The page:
Last Saturday, I was awoken early by my alarm, alerting me it was time to get up and prepped for another long market day. The alarm was followed closely by a thought; the first of its kind this season.
I’m ready to not have to do this anymore…
Reluctantly, I dragged myself out of bed and out the door into the cool darkness of the fall morning. The day was beautiful; the season has been beautiful, but the fatigue and burnout has begun to set in gradually with each passing week, taking its slow toll on each of us.
Monday afternoon, I tried to push myself beyond my limits of comfort, to no avail. The sun just didn’t seem to have the power to power me anymore. The harvest had been all but accounted for, as Danny, Asher and I picked through the last of our deteriorating tomato plants. I trudged up the hill for more crates, at a slower pace than I’d have liked, and stopped for a long conversation with Danny by the hoop house.
The day was beautiful, and the work enjoyable, but by 5 pm I was ready to hit the road: crates and crates of seconds broccoli, squash and peppers in tow, for an evening processing session.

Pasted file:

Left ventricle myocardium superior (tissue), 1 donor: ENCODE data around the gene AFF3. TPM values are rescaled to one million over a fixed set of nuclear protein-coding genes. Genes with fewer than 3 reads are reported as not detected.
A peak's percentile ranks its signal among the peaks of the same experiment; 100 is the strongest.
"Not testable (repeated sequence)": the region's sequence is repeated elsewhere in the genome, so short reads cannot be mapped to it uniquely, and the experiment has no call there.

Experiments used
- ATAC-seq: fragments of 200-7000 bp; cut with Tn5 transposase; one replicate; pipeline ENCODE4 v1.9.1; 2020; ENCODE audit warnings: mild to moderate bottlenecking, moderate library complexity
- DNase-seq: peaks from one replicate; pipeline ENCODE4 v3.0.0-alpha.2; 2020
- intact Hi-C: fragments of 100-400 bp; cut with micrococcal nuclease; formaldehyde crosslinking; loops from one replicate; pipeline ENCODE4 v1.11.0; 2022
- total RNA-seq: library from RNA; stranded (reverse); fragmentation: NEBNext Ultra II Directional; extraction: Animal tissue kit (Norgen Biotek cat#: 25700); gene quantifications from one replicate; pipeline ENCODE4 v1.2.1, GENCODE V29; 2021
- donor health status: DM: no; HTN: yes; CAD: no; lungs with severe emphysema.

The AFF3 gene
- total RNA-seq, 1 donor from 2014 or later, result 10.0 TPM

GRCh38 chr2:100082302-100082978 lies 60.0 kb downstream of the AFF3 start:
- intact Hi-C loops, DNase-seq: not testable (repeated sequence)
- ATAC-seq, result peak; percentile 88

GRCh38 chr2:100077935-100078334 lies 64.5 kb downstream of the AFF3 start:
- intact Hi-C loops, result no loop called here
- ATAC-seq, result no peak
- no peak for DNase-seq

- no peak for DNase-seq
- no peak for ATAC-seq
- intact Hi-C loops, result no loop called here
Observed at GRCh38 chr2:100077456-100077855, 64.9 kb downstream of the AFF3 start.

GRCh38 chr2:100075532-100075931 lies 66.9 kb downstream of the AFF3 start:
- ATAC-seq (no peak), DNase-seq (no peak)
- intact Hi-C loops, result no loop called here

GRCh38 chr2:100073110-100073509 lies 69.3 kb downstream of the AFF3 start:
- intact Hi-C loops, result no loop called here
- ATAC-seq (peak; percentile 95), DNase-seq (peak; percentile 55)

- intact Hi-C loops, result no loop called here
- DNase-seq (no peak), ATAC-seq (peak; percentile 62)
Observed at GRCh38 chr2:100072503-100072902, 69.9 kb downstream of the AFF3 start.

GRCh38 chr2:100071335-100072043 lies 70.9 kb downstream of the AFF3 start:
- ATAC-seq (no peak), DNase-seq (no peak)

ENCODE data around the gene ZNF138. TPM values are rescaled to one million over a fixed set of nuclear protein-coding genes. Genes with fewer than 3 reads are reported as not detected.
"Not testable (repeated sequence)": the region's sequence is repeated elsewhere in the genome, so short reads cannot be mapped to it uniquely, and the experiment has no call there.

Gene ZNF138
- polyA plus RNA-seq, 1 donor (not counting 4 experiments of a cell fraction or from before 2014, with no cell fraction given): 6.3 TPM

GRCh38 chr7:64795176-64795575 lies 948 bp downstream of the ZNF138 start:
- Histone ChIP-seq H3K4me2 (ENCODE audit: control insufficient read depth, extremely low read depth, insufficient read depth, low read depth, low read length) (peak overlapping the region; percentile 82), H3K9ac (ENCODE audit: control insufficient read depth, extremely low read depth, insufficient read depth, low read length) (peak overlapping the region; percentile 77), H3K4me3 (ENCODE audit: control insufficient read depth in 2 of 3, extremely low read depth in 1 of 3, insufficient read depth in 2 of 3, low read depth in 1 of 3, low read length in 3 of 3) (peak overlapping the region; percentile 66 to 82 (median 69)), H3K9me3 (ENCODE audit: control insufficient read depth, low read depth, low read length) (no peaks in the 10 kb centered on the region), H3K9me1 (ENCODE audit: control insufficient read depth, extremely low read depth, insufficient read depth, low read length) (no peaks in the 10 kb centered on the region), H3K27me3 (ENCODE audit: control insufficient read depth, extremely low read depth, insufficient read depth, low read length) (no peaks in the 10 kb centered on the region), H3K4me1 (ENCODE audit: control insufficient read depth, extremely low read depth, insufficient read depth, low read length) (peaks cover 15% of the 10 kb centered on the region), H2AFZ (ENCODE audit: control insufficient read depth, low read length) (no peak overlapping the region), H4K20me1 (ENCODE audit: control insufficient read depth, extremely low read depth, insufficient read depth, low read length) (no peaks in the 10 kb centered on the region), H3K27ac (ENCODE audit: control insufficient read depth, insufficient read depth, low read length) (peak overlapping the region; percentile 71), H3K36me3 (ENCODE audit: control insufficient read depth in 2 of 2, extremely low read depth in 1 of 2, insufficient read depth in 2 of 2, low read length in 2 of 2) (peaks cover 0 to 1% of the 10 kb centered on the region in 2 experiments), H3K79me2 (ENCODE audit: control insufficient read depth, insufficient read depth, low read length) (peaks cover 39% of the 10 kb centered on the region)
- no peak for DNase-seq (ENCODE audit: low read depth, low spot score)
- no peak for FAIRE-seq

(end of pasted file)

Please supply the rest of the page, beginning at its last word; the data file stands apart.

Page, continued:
And process we did. What seems a comparatively miniscule harvest in the field appears massive in the scale of the personal kitchen, and Fanni, Asher and I worked straight through until midnight: blanching and freezing broccoli, roasting squash, and chopping peppers. Enjoyable though the process was, the late kitchen nights are becoming exhausting, and I fought back the crankiness to the best of my ability as we approached the early morning in the yet disastrous kitchen space.
Even the sweetest of blessings can be taken for granted in the face of excessive repetition, I guess. Come winter, I’ll be greedily devouring the fare of the fall, thankful for the efforts of the season. Come winter, I’ll be pining for sunshine and outside work; the feel of caked soil under my fingernails and the smell of tomato pollen on my fingers. Come winter, I’ll crave the company of the Sand Risers, and the purposefulness of late nights over the hot stove. For now, however, I think I’m just craving the winter.